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Paralegals Share Lessons from the Field with MCCC Students

10/31/18


Paralegals Lisa St. Clair, left, and Nyree Benitez offer professional advice.

Both paralegals stayed to answer students' questions.

Thanks to Lisa St. Clair, seated, left, and Nyree Benitez for coming out to MCCC to share their knowledge. They are pictured with Paralegal Program Coordinator Erin Rybicki, standing, far left, and some of the students who attended the session.

West Windsor, N.J. – Mercer County Community College (MCCC) Paralegal students got a revealing look at life in the real world as two seasoned paralegals shared their insights during a panel discussion on Oct. 22. Approximately 30 students attended the event arranged by Program Coordinator Erin Rybicki, who served as the moderator.

Participating in a candid, wide-ranging discussion were paralegals Lisa St. Clair (Keefe Law Firm) and Nyree Benitez (Rebenack, Aronow, & Mascolo). Both stressed the importance of making connections with attorneys and other paralegals and encouraged students to join the Paralegal Association of New Jersey. “Networking is invaluable. If you are looking for a job, you never know who you will meet who can help you,” Benitez said, adding that the more exposure students get to attorneys and other paralegals, the better their communication skills and comfort level in the field.

St. Clair noted that paralegals have a fast-paced job, but their job description can encompass many different tasks, depending on the firm. “Some paralegals have a lot of client contact,” she said. “Administrative work is key, so staying current with software and other technology is expected, including the ability to do online research.”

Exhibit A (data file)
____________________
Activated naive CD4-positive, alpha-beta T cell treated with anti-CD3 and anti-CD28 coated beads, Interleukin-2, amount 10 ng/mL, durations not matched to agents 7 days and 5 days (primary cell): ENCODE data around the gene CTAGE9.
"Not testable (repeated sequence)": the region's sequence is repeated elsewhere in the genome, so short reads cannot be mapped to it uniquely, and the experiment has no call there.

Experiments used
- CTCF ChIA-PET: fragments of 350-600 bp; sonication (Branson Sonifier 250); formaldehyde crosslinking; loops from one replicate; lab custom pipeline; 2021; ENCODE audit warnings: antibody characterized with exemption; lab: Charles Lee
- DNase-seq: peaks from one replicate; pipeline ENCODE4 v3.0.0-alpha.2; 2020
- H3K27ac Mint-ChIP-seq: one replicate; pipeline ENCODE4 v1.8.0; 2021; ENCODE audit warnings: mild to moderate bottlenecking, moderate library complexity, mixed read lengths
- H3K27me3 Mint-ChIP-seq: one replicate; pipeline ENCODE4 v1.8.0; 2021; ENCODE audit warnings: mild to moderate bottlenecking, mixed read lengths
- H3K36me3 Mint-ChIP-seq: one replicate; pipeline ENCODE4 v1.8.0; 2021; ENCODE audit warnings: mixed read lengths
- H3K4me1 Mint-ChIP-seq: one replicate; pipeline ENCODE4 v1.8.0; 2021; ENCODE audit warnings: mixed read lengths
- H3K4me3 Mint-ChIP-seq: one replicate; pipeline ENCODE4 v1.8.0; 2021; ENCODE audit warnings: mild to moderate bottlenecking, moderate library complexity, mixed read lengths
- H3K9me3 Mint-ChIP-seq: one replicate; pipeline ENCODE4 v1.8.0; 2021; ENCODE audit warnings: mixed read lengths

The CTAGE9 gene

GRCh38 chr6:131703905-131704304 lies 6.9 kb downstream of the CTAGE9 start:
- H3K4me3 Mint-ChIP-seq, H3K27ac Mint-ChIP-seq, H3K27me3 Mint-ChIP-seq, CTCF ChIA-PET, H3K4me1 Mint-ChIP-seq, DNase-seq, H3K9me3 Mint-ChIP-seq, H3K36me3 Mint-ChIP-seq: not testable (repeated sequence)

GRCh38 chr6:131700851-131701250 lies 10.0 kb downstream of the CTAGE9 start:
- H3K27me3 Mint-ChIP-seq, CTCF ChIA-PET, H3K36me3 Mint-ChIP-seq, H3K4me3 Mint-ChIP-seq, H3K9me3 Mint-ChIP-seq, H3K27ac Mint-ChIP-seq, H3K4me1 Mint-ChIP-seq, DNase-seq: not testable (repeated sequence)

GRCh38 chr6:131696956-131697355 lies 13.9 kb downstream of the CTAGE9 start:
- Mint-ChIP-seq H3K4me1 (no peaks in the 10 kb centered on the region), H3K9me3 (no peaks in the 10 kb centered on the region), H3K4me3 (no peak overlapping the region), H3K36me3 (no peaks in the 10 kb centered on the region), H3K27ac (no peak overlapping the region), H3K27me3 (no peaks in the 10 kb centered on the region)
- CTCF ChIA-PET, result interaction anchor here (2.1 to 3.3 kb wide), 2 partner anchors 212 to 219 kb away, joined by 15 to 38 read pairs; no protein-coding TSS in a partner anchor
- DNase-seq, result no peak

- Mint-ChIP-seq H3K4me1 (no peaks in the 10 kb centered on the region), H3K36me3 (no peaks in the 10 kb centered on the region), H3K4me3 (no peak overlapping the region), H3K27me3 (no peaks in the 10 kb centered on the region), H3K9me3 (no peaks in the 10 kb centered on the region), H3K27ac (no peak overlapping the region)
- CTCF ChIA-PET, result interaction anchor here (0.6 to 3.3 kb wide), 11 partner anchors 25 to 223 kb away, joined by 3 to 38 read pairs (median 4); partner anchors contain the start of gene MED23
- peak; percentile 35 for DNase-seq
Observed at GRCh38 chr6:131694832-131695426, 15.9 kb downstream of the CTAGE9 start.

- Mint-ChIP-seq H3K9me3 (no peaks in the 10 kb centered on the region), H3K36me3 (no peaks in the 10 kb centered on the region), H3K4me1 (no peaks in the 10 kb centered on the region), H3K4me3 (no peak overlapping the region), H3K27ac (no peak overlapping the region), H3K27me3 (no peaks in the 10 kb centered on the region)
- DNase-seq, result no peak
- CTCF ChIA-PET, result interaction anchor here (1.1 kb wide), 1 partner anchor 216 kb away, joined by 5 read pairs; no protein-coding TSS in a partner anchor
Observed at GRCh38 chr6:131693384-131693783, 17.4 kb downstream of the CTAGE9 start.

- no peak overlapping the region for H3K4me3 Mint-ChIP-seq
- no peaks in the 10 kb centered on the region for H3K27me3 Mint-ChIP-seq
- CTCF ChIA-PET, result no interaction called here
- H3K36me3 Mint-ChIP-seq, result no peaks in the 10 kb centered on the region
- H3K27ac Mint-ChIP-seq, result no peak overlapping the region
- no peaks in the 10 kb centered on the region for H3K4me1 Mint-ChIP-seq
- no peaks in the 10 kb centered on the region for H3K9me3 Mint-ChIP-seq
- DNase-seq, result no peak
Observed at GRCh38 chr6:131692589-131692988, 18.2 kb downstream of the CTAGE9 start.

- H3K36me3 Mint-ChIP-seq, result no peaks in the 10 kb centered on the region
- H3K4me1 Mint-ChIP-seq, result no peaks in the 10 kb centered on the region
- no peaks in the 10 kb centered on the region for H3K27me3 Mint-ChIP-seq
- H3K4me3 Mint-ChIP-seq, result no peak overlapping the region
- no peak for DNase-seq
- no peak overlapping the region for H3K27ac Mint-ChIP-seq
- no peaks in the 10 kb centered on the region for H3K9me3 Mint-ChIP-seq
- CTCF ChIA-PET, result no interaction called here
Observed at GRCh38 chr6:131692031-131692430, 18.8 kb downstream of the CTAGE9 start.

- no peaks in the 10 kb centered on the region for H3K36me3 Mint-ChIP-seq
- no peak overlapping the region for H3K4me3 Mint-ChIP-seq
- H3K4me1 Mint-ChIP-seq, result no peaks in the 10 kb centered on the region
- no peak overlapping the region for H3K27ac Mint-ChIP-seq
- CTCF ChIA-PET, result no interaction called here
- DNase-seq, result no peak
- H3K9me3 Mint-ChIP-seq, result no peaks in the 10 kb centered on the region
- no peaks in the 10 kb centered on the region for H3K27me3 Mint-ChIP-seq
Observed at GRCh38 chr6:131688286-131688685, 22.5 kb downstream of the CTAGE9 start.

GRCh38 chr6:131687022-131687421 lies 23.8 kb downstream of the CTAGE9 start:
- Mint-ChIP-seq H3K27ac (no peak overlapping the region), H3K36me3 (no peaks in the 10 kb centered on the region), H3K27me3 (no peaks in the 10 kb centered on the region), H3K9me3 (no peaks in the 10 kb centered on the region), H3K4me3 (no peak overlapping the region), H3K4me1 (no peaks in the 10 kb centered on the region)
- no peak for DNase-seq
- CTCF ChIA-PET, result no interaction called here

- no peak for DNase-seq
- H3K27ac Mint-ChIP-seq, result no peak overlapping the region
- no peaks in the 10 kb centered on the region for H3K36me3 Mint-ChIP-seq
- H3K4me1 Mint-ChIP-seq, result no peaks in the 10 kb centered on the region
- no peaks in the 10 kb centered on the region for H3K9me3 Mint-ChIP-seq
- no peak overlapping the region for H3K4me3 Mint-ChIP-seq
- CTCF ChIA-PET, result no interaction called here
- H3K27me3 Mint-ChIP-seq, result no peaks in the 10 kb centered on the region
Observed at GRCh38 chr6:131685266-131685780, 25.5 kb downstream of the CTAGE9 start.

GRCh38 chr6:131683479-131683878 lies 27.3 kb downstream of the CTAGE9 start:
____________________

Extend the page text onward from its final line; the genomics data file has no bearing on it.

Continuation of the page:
Both women emphasized that people skills are one of the paralegal’s most valuable assets. “Keep your cool at all times,” St. Clair advised. St. Clair has enjoyed steady advancement at her firm, starting as a clerk, then being promoted to legal secretary, and now working as a paralegal.

They stressed that personal social media must remain private, especially so when students are job hunting. “The first thing we do when hiring is to search a potential employee’s name on the internet,” Benitez said.

Students asked many questions, including the level of credentialing necessary for hiring. Benitez earned her associate degree in Paralegal studies at a community college and has now returned to college to earn her bachelor’s degree for personal fulfillment. St. Clair, who earned a bachelor’s degree in another field, went back to a community college for a year to earn her paralegal certificate.

Rybicki notes that MCCC’s Paralegal Studies Certificate (30 credits) and Paralegal Studies AAS degree (65 credits) are both approved by American Bar Association (ABA). “The ABA approval really helps because it qualifies students for certain positions," she said.

Theresa Engelhardt, a returning adult student who attended the session, was an administrative professional in a corporate office for many years. With her current family responsibilities, she has returned to MCCC to get her Paralegal certificate, anticipating that the paralegal profession will provide her with a good living and a good balance between work and home. “It was interesting to hear from people working in the field. This information session was very helpful,” she said.

Paralegal Program: AAS Degree Curriculum

Paralegal Program: Certificate of Proficiency Curriculum

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